Next year or so, I am going to get another Ithaca 16 that needs new wood and get wood from Macon Gunstocks. I have a source that reproduced the oil that Winchester used. Then I will do the stock and foreend, and rust blue at least the barrel, maybe the whole gun, but at least the barrel and standard blue the rest of the parts that are hard to card the rust off of.

But at least a high quality total reblue.

I'll have Macon profile the back of the stock just a little thicker so I can use a checkered buttplate on it, like we do our singleshots.

Winchester used to put the checkered steel buttplates on their shotguns back in the day as an option. I have one, it is a little wider than the ones that came on the model 70's. I also have bought a couple old model 70's ones off eBay. They clean up and the steel they are made of take a rich color bluing.

Dave, have you tried Tapaderas Winchester oil and what have you been using? Actually, its hard for me to tell the difference in what Winchester, Marlin, and sometimesSavage used back in the early 1900's. All had that red undertone.

This 97 has a lot of varnish missing and could do with a restoration. Yet I'm really hesitant to touch the old girl.
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01-13-2013, 11:10 AM
Post: #7
RE: Ole 97
No I haven't. I did go read about it though since you posted about it. That is actually a stain. The stuff I use is the oil itself.

Tapaderas would be good to use under a spar varnish or synthetic (like polyurethane) finish.

You could try dabbing in some spar varnish with a small point brush into the chippies and work to blend it in. I know that Ithaca used spar varnish back in the day, possibly Winchester also did.

You would need to match the finish, gloss, semi-gloss or matte. Then after dabbing it in and letting it dry (build up the missing areas slowly) you could sand it with 1000 or 1500 grit automotive wet or dry. That is really fine paper and then possibly some 0000 steel wool. Just be easy on it as you don't want to thin out or "flat out" the old finish, just blend in the repair areas.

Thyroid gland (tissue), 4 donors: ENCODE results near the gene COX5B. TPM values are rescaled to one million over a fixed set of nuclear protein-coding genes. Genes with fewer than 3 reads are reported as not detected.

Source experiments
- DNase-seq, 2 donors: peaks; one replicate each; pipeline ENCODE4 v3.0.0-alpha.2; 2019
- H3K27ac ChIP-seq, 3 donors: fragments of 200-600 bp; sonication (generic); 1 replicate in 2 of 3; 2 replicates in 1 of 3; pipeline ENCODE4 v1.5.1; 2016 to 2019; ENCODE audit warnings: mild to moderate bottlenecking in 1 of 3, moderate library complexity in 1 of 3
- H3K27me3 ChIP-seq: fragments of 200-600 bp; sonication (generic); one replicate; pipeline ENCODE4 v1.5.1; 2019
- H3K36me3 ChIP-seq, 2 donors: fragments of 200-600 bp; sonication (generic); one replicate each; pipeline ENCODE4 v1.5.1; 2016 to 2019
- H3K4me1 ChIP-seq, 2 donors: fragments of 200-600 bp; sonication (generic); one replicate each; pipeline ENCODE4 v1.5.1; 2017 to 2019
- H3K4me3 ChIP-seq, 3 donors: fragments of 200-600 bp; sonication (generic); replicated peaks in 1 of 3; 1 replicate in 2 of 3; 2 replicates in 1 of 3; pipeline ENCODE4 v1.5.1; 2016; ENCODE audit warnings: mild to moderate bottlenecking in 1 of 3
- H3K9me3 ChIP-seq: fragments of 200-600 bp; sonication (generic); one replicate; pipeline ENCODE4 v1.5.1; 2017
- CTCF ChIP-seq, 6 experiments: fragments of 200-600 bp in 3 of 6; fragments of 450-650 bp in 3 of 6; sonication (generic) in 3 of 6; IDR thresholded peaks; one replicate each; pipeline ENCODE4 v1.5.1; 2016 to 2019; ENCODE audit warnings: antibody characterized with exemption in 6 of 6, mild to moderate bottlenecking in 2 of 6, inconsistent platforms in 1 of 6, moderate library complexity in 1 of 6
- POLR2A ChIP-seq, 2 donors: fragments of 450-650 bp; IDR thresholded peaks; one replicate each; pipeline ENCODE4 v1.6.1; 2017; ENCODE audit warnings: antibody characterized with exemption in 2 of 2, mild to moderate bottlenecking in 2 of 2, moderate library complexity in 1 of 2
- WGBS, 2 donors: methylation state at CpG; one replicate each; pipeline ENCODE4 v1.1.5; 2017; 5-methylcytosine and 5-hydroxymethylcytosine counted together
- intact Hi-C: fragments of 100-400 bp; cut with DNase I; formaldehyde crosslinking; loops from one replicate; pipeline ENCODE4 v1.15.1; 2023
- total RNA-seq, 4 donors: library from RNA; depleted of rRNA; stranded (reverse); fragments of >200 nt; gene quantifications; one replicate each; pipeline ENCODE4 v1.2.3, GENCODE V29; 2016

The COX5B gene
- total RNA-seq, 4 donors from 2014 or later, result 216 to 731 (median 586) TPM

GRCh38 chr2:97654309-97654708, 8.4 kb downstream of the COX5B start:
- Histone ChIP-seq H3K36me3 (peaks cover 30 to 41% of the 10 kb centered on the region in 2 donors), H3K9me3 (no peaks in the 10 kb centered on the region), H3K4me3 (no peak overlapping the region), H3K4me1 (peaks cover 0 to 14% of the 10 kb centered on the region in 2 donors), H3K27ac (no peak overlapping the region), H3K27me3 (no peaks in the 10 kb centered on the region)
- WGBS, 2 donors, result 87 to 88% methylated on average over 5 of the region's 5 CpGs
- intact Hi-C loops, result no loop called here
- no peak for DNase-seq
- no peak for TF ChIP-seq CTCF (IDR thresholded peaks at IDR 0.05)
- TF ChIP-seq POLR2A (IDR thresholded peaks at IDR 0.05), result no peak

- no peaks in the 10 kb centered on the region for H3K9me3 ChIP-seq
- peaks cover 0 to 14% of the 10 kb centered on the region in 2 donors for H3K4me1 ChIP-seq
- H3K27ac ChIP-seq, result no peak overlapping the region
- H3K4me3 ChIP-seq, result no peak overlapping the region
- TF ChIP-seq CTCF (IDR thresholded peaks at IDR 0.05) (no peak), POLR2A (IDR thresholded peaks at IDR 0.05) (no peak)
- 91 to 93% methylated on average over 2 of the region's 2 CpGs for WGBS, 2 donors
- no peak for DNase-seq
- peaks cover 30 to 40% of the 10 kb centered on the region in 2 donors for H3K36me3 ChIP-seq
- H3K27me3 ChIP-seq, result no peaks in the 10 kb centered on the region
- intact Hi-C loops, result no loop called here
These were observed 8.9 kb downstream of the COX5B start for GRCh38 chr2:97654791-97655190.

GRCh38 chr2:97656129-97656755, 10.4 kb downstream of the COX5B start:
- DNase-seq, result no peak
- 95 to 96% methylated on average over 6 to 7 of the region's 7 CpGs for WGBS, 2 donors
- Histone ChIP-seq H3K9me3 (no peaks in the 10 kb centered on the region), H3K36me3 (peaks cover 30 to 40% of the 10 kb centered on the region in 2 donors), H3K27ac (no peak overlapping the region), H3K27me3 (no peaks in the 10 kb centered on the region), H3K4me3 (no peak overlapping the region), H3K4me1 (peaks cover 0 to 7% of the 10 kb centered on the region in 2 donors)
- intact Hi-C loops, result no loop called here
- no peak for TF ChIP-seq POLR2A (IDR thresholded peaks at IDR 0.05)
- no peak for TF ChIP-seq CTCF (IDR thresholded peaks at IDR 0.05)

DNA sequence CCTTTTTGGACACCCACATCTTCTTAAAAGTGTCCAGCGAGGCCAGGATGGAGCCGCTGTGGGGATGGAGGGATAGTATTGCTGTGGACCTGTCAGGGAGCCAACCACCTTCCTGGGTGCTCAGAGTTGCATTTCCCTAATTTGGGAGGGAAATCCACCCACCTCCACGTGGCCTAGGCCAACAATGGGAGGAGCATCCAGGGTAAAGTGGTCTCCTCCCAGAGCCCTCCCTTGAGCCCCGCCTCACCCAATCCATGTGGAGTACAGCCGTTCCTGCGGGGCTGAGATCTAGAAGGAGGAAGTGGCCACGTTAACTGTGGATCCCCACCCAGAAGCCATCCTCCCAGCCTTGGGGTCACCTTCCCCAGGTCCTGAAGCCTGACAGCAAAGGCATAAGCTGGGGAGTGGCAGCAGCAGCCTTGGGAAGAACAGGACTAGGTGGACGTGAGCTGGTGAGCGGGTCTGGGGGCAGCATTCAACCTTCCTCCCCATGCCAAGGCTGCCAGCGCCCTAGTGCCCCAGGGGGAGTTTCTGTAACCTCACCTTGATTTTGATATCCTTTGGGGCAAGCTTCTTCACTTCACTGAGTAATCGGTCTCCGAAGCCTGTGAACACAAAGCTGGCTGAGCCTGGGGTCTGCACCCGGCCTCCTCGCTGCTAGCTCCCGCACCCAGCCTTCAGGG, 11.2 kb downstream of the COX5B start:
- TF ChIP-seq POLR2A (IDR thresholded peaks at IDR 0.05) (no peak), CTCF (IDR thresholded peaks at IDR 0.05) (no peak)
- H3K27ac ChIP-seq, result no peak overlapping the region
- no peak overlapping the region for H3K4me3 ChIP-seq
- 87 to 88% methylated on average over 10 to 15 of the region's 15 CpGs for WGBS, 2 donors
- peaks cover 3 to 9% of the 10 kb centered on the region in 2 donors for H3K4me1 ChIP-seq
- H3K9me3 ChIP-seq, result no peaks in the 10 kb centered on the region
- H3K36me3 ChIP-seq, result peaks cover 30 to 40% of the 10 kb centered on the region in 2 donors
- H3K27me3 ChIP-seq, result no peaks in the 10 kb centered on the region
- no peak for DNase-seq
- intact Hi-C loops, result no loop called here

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01-14-2013, 11:37 AM
Post: #8
RE: Ole 97
Well, this one might requiire a tad more Dave. It has no finish left at the wrist and other high wear areas. Is the oil you use similar to what Pilkington sells?

Something quite different that I and a couple friends have started using to hand rub finishes on ML rifles is Arrow that is marketed by Miracle Products. It has to be rubbed in but it is durable and will even go over the top of existing finishes. My 1991 Shiloh was pretty fuzzy from the factory so I started in with Arrow right over the top. About 3 coats later I had a pleasingly warm finish I could live with. It doesn't "build up" and won't stick to metal either.
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01-14-2013, 05:16 PM
Post: #9
RE: Ole 97
I traded my 97 for a mod 12. Skinned my thumb knuckle once to often Smile

The reason a dog has so many friends is because he wags his tail instead of his tongue.